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ID cards. Proximity cards and devices continue to remain the most popular form of identification. Proximity technology is very user-friendly and cost-effective. Its convenience makes it widely used across vertical markets.

Smartcards, on the other hand, use the newer identification technology that some day may be more widely used if things like biometrics are adopted. While smartcards have many benefits over proximity cards, especially when it comes to using a single credential for multiple applications, not all end users require these additional security features. So proximity, which is a long established technology, is a perfectly suitable solution.

Smartcards can store digital certificates, encryption algorithms, biometric information and qualification information. And these maintain a contact or contactless interface, which is used to gain entry into access points.

Electronic surveillance of employees
Electronic surveillance of employees is increasing every year, according to an electronic monitoring and surveillance survey. Powerful reasons exist to monitor an employee’s online behaviour at work.

Not every workforce, workplace, or work culture and environment is a candidate for electronic surveillance at work. In fact, in some work environments (depending on the culture and environment desired), electronic surveillance of employees might injure trust and relationships, and send powerfully wrong messages to the workforce.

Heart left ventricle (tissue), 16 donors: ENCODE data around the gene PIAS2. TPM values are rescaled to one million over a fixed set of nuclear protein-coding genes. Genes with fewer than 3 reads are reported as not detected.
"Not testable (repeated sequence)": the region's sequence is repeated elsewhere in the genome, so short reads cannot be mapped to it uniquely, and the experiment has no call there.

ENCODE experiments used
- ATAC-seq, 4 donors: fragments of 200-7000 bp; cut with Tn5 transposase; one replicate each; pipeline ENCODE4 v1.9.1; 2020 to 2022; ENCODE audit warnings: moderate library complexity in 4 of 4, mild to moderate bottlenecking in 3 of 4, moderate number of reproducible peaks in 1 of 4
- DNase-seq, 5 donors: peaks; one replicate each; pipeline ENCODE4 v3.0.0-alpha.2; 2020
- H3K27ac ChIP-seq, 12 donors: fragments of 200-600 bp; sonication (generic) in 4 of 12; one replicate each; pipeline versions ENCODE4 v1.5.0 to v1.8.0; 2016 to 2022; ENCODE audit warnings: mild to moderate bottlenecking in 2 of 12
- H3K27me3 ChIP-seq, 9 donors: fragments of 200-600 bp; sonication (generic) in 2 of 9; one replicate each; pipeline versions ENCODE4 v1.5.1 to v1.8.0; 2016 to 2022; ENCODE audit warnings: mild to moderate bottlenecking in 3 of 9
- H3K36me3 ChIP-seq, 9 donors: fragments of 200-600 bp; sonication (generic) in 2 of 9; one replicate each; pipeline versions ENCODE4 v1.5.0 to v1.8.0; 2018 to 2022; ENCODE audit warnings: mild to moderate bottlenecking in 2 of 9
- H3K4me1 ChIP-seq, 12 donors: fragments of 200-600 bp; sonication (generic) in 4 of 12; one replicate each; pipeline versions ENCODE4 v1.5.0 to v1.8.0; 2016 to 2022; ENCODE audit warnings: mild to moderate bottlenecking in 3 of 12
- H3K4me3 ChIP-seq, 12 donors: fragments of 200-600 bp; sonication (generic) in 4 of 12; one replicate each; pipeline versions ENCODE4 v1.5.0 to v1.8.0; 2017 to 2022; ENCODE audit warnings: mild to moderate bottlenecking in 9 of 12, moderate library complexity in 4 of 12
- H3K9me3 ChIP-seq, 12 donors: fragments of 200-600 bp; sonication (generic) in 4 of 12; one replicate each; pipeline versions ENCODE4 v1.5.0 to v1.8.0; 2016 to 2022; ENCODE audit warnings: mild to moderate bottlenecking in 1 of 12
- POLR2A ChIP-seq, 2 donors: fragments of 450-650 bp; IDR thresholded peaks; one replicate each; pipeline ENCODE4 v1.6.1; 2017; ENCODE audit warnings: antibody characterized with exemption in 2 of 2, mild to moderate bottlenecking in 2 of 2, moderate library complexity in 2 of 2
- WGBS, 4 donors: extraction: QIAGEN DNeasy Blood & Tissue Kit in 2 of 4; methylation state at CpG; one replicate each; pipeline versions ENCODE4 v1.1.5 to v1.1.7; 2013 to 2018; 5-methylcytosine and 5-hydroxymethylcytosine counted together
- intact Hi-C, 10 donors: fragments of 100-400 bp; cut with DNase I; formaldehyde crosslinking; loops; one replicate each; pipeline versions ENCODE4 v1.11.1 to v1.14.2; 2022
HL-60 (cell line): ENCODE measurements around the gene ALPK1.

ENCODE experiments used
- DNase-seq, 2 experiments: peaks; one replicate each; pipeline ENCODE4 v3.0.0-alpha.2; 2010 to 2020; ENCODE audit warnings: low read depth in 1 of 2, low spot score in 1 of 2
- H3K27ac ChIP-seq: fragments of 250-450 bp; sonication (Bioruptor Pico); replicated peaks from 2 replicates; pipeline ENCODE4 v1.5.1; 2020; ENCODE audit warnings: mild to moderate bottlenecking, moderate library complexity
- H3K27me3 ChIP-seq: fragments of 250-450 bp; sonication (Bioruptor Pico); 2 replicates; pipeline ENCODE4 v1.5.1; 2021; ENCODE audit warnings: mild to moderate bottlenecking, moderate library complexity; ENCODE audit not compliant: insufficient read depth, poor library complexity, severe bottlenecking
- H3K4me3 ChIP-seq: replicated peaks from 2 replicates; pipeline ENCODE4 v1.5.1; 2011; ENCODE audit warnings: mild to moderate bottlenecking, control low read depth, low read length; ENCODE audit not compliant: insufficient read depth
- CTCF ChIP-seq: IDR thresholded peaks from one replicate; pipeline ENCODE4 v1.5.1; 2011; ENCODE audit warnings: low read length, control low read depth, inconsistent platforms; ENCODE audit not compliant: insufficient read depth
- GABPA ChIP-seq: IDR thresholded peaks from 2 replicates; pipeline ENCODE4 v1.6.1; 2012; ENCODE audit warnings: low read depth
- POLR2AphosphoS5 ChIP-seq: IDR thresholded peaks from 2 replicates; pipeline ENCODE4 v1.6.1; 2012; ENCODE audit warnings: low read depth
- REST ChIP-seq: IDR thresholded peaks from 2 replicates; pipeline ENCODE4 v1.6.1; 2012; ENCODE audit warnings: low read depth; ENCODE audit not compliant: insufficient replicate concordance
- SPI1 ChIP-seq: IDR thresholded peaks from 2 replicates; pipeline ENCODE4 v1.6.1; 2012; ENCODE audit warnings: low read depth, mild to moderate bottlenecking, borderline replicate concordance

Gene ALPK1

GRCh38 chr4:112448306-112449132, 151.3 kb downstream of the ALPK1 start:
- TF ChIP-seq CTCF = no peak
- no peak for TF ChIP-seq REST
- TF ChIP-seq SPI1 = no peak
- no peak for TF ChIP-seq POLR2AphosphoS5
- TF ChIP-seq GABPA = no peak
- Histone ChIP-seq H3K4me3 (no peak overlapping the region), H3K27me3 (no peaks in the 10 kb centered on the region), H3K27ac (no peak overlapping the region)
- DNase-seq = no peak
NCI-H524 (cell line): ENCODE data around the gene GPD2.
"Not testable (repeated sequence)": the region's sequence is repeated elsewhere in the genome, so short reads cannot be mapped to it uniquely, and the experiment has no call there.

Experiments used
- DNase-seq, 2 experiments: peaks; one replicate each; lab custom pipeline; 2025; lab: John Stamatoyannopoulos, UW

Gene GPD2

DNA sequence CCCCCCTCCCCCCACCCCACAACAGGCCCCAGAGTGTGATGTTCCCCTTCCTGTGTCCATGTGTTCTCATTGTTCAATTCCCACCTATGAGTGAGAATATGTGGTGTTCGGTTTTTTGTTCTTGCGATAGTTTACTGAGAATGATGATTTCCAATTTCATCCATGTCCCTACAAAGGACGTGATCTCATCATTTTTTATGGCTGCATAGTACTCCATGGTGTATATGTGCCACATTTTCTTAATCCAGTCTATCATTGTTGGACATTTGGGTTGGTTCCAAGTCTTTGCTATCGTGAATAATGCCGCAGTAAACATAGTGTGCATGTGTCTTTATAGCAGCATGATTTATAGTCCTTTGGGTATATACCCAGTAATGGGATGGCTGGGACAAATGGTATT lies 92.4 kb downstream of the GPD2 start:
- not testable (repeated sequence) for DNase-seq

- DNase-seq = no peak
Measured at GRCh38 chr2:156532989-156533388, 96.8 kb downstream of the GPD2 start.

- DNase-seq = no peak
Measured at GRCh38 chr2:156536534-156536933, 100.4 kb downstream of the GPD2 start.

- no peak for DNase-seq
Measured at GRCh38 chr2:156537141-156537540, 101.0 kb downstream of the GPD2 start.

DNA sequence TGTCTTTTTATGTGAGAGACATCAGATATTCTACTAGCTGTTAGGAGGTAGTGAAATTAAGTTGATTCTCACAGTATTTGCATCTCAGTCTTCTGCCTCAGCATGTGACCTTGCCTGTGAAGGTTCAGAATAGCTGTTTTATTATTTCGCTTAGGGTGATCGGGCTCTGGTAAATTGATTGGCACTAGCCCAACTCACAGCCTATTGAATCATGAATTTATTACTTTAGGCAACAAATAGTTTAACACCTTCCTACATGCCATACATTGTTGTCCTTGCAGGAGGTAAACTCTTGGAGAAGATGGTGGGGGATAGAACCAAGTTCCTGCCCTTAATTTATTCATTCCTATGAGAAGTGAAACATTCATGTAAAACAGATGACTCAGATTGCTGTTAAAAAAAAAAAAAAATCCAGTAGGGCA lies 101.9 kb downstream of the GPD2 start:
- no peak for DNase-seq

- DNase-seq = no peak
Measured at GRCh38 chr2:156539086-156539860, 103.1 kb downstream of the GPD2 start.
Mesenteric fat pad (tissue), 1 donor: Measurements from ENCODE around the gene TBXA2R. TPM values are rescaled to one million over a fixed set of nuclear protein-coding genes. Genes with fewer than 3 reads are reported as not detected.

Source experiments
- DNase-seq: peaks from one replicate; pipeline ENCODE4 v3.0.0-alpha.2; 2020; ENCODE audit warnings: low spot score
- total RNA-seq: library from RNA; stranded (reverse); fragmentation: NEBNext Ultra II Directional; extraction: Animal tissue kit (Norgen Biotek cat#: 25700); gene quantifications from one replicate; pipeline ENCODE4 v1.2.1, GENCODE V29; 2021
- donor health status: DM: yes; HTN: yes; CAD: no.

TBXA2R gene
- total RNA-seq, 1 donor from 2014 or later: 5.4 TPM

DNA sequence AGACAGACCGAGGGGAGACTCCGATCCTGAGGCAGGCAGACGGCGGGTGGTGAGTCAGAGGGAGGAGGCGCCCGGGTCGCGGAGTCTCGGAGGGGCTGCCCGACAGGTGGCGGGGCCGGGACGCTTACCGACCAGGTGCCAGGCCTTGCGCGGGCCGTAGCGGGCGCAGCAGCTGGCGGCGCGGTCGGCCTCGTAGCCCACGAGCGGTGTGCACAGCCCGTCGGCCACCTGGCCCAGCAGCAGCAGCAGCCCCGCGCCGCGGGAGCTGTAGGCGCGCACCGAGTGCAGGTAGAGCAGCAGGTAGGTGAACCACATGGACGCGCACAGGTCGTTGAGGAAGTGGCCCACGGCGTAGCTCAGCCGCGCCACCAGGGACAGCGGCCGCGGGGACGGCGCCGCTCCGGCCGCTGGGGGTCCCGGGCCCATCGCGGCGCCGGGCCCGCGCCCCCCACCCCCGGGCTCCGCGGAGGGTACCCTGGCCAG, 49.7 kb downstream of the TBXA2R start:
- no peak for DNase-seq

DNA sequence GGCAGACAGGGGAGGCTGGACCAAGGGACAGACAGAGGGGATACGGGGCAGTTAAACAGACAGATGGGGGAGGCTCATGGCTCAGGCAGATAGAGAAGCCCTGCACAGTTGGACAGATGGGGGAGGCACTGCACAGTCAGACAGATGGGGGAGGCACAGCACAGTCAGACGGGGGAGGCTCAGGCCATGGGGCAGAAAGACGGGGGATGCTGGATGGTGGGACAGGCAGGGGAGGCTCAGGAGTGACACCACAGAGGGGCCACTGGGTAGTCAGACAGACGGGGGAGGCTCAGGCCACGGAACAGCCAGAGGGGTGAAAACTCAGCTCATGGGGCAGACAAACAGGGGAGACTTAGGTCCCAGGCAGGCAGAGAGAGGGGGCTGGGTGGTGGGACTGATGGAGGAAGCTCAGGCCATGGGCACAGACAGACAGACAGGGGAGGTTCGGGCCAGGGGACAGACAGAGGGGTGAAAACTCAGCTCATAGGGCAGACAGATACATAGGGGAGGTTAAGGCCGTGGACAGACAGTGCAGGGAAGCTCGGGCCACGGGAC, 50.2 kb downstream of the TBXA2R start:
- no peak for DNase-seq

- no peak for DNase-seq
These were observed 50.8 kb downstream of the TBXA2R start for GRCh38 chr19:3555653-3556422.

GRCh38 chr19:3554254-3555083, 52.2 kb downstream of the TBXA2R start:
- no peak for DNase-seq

But use of electronic devices to keep watch over a person has advantages for law enforcement. It can be a means to freely observe and gather information on dangerous or suspicious individuals or groups. On the level of espionage, it can aid in the accumulation and assessment of information, foretelling hostile actions directed against the establishment/organisation.

Manufacturing and corporate firms have used electronic devices to gain trade and marketing secrets as well as to monitor employees. Intense competition and jealousy have provided the rationale for electronic snooping among private citizens.

Large-scale gambling operations could suffer at the hands of a bettor privy to otherwise inaccessible information. The same could be said for campaigning officials and the stock market.

In essence, electronic surveillance offers the possibility to gather information on any one, at any time, for any duration. There are numerous electronic devices employed for electronic surveillance, a few of which are discussed below.

Wiretapping. This refers to the deliberate use of electronic or electrical equipment to intercept oral communication of non-consenting parties by a third party. Although the means vary, most sophisticated techniques involve a connection to the wires at a central junction box, allowing the tapper the luxury of an extension to the desired wires.

Bugging. This involves placement of a miniature electronic device to overhear conversations. It is attractive because, unlike wiretapping, it can pick up many conversations if strategically planted.

Pen register. It is an electronic device that can be attached to a telephone line, and it can identify the number of calls made from a suspect’s phone. This device is frequently used by telephone companies to detect fraud and harassment.

Photographic surveillance. This refers to the use of audio-visual equipment to photograph individuals using CCTV to gather incriminating evidence.

Wired agents and informers. This technique involves wiring of an agent, informer or a consenting party to overhear, and sometimes record, conversations.

What about individual privacy
Electronic surveillance, when utilised as a tool for national security, law enforcement, industrial espionage or domestic relations, can limit and ultimately negate citizens’ right to privacy.